Cassette: A Documentary Mixtape

If you get a chance watch this:  Cassette: A Documentary Mix-tape

Brought back a lot of memories.  I grew up in the cassette era and made hundreds of mix-tapes and recorded lots of full albums.  I still have several quality cassette decks and lots of blank and recorded tapes.  Don't listen as much to them anymore, but from time to time will load one into a machine.

It was never about the quality for me, it was about the hands on, custom nature of what I wanted to make.  It was uniquely mine.

It is streaming on Amazon Prime for free and is also on cable TV.
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Nice. Thanks for posting. 

I still have cassettes, and record LPs on my Nakamichi cassette deck to play in the car. But I'm an old fart, so what do I know?

Two old farts together then Frank!
Have two Nak decks, 660zx and zx7.
And about 600 tapes.... lol
And still recording on them to this day, usually something I have streamed that I liked but maybe not enough to buy on vinyl.
TDK SA are my weapons of choice in the tape world!
^^^ Cool. :-)

Just a heads up for you cassetters ... check out the thrift stores for tapes. They sell for around twenty-five cents. You can pick up the really high-end Maxell and TDK tapes and just erase them with the bulk tape erasers and you're good to go. It is also fun to hear what the previous owners taped onto them. Believe it or not, there are people out there in the world who listen to some really terrible music, recorded off of some really terrible equipment.*lol*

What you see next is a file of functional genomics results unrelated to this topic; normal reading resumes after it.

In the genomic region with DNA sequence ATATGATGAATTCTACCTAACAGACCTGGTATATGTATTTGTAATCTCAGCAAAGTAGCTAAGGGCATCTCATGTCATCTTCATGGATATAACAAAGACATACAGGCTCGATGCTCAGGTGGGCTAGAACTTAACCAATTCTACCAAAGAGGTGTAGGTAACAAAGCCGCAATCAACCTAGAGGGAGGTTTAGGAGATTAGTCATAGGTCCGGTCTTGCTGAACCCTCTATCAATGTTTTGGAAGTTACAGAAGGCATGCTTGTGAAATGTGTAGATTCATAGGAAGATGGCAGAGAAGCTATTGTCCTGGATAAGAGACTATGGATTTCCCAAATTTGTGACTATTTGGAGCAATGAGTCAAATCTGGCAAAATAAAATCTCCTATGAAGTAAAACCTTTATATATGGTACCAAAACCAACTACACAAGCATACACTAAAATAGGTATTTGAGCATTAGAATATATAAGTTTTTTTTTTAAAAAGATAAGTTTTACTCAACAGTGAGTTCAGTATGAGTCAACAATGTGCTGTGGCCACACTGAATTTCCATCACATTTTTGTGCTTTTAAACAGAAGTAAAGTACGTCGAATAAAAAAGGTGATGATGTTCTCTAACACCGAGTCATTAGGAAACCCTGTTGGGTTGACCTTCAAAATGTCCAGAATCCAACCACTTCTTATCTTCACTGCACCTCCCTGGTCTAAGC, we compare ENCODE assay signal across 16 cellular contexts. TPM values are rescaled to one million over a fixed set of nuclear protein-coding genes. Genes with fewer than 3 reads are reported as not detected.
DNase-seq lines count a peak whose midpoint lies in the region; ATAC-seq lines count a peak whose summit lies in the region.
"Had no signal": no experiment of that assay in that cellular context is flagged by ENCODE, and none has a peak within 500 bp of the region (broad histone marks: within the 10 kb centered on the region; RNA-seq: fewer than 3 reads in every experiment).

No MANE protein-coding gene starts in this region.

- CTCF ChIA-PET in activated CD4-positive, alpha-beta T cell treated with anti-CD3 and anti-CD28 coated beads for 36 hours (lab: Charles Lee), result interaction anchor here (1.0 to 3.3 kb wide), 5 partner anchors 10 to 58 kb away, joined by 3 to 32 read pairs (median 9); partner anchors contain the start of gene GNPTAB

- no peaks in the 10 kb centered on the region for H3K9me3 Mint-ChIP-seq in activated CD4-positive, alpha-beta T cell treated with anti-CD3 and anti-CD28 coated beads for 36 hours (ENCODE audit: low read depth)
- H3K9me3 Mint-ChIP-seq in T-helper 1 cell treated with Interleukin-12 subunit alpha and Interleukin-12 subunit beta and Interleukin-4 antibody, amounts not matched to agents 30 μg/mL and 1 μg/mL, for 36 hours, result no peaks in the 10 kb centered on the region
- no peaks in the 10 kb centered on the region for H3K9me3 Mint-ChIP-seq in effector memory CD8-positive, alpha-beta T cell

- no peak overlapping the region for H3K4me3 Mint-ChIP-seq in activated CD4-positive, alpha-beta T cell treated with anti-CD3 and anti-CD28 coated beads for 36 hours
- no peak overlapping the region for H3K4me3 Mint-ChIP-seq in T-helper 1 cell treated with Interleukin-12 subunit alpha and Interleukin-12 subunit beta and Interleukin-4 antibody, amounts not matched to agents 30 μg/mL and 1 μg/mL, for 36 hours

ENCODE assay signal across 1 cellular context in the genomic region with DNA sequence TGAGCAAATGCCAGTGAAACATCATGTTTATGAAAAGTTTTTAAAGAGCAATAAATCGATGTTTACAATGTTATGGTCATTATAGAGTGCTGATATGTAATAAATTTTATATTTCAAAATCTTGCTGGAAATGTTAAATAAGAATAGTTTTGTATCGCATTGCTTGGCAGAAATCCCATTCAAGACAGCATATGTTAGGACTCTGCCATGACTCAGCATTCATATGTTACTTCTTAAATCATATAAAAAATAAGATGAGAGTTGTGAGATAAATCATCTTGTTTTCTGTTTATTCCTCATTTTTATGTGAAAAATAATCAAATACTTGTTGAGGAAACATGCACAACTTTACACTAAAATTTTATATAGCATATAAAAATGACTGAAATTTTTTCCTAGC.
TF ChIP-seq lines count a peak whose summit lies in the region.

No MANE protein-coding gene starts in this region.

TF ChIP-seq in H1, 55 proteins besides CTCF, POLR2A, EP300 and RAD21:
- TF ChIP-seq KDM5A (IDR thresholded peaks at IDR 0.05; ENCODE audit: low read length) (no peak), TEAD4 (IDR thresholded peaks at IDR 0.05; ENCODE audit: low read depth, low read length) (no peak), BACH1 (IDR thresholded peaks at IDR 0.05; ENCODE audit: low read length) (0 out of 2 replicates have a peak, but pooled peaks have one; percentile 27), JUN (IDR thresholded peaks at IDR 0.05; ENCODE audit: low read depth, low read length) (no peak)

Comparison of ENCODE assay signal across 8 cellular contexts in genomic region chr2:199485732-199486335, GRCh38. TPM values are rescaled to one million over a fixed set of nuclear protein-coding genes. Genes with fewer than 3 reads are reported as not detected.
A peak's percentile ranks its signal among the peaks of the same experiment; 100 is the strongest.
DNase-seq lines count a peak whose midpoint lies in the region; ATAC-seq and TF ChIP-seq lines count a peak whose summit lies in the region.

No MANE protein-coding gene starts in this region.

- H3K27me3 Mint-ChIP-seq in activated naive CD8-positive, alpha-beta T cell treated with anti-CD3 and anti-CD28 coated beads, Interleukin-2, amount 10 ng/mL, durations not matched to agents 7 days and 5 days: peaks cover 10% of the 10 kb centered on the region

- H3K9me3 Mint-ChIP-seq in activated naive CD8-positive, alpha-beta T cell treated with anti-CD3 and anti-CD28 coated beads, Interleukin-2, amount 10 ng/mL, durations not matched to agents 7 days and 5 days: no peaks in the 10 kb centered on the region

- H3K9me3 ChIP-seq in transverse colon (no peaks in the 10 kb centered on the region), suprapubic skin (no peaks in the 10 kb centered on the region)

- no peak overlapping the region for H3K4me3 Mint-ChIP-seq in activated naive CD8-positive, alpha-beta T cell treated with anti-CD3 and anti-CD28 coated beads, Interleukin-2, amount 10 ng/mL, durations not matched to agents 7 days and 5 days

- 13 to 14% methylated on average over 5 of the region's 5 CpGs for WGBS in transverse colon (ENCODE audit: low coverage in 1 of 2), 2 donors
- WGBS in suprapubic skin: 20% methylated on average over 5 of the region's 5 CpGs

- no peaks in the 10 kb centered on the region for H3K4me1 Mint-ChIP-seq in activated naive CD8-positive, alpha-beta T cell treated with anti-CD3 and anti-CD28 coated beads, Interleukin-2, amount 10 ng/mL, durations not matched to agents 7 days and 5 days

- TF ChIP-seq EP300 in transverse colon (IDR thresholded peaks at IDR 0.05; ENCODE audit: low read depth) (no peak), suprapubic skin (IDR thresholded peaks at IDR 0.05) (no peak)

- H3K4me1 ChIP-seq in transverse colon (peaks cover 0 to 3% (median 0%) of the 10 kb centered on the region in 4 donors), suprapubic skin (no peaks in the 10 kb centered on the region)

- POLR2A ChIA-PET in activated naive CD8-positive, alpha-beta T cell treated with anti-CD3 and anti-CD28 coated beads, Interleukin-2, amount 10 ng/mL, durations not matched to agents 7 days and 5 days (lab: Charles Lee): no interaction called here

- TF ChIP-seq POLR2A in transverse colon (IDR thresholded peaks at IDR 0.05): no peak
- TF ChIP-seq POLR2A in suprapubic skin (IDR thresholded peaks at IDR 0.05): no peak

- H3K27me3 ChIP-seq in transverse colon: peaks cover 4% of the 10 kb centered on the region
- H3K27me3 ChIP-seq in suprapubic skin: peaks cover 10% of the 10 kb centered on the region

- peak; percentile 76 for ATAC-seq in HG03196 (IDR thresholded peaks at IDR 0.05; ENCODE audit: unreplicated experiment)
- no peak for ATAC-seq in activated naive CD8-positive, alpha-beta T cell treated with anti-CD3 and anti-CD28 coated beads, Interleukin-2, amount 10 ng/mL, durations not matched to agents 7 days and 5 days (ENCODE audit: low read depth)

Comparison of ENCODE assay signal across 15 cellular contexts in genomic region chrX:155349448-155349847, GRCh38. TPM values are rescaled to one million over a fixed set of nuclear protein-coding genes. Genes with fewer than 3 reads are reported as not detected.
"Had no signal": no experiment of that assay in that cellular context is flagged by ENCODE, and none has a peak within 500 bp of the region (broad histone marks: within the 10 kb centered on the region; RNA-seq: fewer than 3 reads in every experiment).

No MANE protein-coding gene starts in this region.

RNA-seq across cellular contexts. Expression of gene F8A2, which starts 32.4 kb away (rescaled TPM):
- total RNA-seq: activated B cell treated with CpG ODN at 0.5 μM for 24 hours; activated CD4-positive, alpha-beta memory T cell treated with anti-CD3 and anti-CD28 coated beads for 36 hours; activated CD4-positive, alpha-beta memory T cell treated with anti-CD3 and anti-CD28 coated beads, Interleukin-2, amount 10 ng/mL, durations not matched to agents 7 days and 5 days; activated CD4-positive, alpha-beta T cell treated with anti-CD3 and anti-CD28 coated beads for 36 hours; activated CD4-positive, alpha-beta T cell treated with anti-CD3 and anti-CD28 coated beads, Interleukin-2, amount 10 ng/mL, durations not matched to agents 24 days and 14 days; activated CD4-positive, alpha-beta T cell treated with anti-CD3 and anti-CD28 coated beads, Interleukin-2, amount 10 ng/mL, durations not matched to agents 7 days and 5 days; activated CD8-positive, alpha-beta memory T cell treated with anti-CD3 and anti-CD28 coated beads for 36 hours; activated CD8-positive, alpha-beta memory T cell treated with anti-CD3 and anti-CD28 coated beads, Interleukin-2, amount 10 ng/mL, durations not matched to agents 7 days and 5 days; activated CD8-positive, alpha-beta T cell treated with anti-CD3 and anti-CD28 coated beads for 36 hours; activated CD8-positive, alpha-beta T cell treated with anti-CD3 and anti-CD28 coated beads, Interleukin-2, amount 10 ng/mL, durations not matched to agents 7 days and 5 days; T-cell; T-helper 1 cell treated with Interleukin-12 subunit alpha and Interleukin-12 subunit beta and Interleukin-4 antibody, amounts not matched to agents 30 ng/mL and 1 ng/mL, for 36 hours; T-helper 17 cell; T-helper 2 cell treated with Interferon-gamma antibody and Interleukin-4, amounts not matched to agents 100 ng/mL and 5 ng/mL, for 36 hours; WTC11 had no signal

I also still use cassettes.  I probably have +/- 300 or so.  My first deck was an Aiwa FD-660, purchased in 1983, on which I made many recordings.  I also have a Nakamichi DR-10, purchased in the late 1990's.  My prize recordings include a couple of years worth of the *Milestones* program - a weekly Saturday evening 3 hour program of jazz hosted by Miles Willis on KPFT FM for many years.  After all the intervening years, those cassettes still sound amazingly good.
I always had a lot of fun making mix tapes. Of course, there were those frustrating times when the song you chose for the last one on a side would be just a few seconds too long and the tape would run out.

More often though, there would be a little chunk of tape left and I hated to leave it blank. There were a few short songs like Elvis Costello's Welcome to the Working Week I would sometimes fall back on, but what I liked to do more was create my own funny stuff to run out the side.

One little gem that worked out great was the time I alternated Slim Whitman's caterwauling from the beginning of the song Indian Love Call with cartoon ghost noises from a kid's record. Hilarious!

There was a Frank Zappa recording that had the sound of a stylus skipping and grinding across a record that I loved to use when making a tape for a friend. I would begin with a few seconds of some goofy song that I knew they would hate, then the stylus would skate across the record and end up right at the beginning of a real rocker.

I miss those days.